By Jill Marsden

This e-book explores the innovative chances for philosophy created by means of Nietzsche's sustained mirrored image at the phenomenon of ecstasy. From The start of Tragedy to his experimental "physiology of art," Nietzsche examines the classy, erotic, and sacred dimensions of rapture, hinting at how an ecstatic philosophy is learned in his elusive doctrine of everlasting go back. Jill Marsden pursues the results of this legacy for modern Continental proposal through analyses of such voyages in ecstasy as Kant, Schopenhauer, Schreber, and Bataille.

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Extra resources for After Nietzsche: Notes Towards a Philosophy of Ecstasy

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The forms and figures of the dream world are such that we take immediate delight in their showing or Schein. Bedazzled by their resplendence, the beholder is conducted beyond the ‘everyday world’ and a different quality of knowing comes into its own: ‘We delight in the immediate understanding of figure; all forms speak to us; there is nothing inessential or unnecessary’ (BT 1). To the extent that the Apollinian compels the dreamer to take delight in images as images it is an entrancing power, yet Nietzsche is careful to mark the fact that Apollinian pleasure in sensible form must respect a delicate limit: ‘It is essential to include in the image of Apollo that delicate line which the dream image ought not exceed lest it have a pathological effect, in which case semblance [Schein] would deceive us as if it were crude reality’ (BT 1).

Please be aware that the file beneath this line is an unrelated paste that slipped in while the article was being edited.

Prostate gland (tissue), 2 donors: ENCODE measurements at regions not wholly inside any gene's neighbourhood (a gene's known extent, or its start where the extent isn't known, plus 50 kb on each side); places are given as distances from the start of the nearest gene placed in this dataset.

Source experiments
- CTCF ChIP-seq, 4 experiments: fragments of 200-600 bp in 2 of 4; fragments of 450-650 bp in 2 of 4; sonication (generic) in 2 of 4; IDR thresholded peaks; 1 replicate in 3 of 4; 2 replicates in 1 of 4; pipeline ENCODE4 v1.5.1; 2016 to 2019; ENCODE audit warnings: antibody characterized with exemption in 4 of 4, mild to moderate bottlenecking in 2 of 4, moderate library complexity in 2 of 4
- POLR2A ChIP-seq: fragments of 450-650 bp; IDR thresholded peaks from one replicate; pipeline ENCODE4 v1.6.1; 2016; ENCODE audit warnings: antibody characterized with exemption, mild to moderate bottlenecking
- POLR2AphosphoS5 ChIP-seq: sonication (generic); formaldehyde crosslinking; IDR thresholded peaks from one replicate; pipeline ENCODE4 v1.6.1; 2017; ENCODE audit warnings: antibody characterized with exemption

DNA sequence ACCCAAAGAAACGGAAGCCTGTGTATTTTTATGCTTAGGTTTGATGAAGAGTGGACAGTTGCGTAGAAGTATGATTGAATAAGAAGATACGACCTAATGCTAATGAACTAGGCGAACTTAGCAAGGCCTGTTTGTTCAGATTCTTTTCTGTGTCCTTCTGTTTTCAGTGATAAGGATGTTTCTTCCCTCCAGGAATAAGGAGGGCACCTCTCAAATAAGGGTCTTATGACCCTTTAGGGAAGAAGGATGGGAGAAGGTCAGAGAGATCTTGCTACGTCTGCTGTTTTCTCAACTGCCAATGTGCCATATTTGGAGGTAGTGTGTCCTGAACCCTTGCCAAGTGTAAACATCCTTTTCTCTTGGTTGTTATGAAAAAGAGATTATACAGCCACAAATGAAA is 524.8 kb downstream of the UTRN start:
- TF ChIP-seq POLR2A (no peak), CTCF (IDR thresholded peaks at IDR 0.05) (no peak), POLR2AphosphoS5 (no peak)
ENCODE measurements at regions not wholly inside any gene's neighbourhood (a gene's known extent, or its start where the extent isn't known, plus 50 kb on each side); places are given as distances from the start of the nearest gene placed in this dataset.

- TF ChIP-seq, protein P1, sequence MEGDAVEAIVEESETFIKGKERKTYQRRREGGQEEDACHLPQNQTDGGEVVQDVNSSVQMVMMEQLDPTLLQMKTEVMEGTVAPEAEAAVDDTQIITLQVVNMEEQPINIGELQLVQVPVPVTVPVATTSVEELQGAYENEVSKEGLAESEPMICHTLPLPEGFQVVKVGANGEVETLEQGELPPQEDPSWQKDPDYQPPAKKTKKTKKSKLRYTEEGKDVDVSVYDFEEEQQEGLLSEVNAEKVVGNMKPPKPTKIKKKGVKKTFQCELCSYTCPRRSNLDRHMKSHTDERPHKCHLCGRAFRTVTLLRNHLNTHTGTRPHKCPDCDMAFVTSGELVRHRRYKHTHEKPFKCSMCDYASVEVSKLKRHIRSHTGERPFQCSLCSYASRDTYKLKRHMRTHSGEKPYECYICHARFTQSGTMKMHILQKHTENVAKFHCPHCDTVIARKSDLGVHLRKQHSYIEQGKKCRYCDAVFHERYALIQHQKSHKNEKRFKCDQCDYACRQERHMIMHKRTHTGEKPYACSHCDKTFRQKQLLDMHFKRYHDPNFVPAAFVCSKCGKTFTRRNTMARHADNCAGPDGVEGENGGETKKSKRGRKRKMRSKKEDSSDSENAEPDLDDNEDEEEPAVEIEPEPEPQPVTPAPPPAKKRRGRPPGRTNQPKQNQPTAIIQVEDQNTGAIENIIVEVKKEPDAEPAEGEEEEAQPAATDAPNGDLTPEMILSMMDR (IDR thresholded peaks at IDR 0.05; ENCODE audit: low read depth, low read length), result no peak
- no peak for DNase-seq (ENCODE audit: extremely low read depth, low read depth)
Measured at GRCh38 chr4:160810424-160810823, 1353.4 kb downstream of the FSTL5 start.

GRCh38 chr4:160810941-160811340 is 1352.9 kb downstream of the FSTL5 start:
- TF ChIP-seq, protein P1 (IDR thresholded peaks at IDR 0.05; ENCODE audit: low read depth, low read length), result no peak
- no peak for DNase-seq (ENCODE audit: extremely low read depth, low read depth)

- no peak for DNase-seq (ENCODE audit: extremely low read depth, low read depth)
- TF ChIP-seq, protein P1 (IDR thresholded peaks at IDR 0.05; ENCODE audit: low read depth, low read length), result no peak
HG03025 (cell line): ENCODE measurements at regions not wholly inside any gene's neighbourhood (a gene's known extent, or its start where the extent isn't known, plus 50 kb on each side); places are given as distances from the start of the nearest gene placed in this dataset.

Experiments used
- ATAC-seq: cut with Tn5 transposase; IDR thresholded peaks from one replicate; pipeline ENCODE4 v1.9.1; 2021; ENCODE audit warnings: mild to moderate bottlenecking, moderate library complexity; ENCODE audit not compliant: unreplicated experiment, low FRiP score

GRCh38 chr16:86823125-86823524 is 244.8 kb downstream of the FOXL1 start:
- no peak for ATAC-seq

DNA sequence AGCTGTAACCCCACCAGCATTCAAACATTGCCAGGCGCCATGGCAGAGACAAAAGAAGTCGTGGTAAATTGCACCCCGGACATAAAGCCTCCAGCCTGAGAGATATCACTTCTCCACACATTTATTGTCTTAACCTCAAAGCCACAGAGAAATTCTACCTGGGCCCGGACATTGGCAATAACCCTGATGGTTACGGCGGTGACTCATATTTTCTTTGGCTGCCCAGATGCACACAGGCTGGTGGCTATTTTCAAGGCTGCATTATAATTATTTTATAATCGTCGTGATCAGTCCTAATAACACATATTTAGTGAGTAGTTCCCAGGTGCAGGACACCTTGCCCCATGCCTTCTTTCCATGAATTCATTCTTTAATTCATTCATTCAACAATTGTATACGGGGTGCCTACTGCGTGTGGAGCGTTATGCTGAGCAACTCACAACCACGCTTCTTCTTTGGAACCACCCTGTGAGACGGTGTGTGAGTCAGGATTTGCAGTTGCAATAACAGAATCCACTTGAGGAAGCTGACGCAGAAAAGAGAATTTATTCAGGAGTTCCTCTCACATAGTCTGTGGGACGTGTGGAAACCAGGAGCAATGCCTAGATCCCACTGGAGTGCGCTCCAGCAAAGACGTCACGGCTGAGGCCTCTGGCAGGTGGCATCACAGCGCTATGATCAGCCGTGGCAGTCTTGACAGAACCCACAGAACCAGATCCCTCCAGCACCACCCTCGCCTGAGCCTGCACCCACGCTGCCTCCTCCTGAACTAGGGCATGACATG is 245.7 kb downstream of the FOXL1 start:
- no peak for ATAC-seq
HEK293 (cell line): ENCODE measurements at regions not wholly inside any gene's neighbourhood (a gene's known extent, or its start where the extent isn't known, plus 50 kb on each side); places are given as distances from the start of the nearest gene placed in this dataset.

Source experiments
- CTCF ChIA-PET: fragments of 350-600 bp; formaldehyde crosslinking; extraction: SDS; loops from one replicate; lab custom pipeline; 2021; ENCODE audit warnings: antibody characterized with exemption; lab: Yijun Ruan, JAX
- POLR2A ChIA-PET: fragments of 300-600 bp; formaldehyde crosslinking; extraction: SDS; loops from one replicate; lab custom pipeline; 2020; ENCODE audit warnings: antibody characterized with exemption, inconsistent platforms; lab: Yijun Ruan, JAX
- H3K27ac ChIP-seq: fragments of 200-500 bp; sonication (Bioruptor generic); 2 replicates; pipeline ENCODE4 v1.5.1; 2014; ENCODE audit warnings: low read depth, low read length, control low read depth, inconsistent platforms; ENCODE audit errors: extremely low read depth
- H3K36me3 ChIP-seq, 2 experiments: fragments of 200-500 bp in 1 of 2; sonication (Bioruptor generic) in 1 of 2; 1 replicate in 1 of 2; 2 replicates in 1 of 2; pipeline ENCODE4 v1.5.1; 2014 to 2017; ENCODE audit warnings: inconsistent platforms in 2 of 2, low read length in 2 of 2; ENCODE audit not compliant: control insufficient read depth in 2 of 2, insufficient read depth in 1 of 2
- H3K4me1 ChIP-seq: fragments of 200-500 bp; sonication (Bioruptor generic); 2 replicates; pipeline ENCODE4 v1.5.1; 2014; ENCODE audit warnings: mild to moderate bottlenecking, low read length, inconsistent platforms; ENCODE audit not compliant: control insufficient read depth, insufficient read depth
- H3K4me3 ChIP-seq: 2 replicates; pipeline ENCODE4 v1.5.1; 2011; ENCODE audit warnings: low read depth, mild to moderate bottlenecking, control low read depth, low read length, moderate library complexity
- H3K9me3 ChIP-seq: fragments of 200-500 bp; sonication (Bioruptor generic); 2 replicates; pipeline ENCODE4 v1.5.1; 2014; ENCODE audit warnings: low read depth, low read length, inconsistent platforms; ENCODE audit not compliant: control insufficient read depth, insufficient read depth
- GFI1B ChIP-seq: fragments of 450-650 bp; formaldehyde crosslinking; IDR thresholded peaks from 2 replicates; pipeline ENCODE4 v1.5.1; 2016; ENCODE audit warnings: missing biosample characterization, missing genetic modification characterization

In this way, what the body consumes or incorporates becomes the same as itself, a ‘oneness’ exorbitantly generated from diversity. Since the ‘logical’ concept of the self-identical ‘same’ integral to the philosophy of identity is derived from the process of ‘making the same’, it is treated as an entity that has finished becoming: ‘All thinking, judging, perceiving as comparison has presupposed a “positing as same”, earlier still a “making the same”. The making the same is like the incorporation of appropriated material into the amoeba’ (WP 501).

Despite the considerable differences between the exemplars of these perspectives, the ecstatic imperative, if we may call it thus, is to think beyond the opposition between the ‘apparent’ and the ‘true’, not to restore certainty this side of the beyond. It is notable that in this endeavour, a number of influential thinkers have identified the ecstatic with the move beyond metaphysics and with the broader, ongoing attempt to rethink the transcendental. To the extent that the phenomenological movement concerns itself with what Nietzsche so aptly calls ‘the nearest things’, it could be said to have taken inspiration from his attempt to re-evaluate ‘appearance’ after the death of God.

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